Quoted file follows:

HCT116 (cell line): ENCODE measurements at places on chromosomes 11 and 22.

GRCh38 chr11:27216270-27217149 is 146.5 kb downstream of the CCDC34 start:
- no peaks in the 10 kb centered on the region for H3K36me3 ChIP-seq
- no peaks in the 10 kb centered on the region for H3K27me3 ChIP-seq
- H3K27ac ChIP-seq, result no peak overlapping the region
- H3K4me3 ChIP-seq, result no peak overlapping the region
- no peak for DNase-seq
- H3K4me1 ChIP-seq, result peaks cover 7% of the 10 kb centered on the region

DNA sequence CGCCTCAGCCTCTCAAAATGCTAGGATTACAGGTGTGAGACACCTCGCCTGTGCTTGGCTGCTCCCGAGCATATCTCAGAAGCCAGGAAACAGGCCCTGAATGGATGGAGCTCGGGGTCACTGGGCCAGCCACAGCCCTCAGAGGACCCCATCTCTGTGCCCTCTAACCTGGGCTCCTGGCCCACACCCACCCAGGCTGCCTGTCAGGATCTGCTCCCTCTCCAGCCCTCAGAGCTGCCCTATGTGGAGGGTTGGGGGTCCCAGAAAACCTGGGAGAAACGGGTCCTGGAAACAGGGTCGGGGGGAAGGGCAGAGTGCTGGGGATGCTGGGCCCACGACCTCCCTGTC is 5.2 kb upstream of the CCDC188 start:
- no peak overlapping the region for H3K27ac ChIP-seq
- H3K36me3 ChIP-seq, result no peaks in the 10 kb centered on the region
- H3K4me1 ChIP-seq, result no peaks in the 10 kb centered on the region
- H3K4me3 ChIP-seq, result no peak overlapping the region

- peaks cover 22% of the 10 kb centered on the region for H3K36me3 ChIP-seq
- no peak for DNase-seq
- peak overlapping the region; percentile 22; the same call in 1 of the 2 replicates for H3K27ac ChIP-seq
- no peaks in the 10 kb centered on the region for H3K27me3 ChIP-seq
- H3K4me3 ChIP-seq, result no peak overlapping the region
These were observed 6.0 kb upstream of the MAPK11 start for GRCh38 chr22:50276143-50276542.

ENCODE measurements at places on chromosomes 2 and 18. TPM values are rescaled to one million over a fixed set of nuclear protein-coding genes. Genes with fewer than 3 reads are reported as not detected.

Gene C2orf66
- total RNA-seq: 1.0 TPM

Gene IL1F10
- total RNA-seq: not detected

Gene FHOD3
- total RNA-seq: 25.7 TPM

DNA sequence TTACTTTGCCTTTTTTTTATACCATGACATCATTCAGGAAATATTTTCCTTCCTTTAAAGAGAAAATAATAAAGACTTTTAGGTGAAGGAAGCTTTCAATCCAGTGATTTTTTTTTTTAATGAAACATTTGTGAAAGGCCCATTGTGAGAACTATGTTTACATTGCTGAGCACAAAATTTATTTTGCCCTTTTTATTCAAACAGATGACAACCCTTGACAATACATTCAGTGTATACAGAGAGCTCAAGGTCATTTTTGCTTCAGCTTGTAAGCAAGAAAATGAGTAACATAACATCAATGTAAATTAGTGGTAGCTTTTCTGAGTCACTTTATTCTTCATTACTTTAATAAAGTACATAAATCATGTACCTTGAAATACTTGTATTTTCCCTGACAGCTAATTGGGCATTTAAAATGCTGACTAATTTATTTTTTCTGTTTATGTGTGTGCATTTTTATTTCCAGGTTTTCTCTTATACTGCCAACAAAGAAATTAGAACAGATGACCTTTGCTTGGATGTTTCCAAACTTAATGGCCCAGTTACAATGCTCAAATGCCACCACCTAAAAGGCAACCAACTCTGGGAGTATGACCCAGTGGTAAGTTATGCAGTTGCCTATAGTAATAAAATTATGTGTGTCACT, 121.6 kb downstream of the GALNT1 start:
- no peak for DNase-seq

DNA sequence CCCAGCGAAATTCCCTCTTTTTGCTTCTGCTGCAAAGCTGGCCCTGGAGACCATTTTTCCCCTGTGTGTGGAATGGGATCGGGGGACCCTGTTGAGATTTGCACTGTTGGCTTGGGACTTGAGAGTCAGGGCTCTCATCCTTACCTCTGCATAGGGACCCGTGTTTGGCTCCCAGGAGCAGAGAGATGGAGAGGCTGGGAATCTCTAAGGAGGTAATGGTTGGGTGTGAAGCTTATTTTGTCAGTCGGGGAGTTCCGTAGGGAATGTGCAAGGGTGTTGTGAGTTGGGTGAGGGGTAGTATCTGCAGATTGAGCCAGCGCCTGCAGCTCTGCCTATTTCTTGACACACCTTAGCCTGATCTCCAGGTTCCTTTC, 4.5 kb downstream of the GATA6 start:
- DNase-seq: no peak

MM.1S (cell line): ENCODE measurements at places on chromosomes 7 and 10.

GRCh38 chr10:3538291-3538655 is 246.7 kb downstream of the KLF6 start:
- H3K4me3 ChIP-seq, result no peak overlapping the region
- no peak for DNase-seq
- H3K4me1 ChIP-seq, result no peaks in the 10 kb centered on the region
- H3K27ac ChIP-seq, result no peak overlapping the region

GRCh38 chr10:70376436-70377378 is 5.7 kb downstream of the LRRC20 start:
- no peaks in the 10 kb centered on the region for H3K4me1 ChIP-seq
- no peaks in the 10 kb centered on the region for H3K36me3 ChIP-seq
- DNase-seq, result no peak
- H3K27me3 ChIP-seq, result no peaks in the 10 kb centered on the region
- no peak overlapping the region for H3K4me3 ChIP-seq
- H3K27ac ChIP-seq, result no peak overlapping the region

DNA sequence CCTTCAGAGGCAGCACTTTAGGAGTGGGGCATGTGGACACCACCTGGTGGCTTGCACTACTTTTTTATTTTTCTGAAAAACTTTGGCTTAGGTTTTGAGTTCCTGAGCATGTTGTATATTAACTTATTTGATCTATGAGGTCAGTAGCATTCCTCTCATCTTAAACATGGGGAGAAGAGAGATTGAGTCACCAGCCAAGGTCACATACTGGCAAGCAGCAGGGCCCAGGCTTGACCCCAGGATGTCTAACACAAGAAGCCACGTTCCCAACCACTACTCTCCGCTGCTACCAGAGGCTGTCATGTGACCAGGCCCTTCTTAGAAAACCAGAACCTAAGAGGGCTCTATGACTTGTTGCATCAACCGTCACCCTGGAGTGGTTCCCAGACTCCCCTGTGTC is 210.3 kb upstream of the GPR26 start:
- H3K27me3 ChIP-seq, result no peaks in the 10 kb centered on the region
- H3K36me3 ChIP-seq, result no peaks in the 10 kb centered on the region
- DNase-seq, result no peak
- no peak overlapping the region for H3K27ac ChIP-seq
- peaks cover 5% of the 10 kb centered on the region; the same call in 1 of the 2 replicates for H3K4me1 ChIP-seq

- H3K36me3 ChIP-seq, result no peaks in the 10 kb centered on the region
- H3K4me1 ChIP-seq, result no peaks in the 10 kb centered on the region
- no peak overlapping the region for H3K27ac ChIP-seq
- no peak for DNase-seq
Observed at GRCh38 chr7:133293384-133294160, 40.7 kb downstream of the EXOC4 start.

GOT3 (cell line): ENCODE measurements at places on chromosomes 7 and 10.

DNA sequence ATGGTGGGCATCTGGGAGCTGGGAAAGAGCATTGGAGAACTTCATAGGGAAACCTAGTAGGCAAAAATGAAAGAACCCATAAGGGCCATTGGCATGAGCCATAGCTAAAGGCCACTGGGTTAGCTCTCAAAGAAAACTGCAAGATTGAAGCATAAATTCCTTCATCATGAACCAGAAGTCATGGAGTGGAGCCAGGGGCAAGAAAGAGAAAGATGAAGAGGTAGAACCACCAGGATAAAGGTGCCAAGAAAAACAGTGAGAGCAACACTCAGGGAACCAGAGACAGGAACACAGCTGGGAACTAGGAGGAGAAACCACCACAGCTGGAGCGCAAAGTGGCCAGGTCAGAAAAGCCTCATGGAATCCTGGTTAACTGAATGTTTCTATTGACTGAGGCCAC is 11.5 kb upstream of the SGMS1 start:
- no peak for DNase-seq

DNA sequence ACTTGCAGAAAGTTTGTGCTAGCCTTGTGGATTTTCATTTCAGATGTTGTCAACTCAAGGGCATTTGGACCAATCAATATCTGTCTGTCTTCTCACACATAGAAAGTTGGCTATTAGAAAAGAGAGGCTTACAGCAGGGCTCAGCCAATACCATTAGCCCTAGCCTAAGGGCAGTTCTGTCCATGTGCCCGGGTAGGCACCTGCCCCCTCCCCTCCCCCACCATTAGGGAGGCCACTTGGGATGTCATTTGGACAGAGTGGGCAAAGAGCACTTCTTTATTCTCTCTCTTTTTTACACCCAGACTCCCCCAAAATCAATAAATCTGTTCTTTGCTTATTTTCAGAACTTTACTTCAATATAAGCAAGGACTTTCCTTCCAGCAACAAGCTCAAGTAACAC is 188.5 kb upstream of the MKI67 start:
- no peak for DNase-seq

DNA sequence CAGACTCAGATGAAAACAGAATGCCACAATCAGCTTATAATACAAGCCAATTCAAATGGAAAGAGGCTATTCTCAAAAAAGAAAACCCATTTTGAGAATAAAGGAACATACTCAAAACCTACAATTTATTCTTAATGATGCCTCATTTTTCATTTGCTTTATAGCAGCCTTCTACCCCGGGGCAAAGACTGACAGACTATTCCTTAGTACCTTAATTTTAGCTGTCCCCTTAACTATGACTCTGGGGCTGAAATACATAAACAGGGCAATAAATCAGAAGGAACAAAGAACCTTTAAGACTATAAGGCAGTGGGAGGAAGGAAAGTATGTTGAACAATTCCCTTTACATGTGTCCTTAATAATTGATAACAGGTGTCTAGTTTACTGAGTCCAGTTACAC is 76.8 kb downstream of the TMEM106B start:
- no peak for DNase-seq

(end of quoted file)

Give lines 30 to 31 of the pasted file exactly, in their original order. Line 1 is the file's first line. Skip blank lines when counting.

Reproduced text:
- DNase-seq: no peak

MM.1S (cell line): ENCODE measurements at places on chromosomes 7 and 10.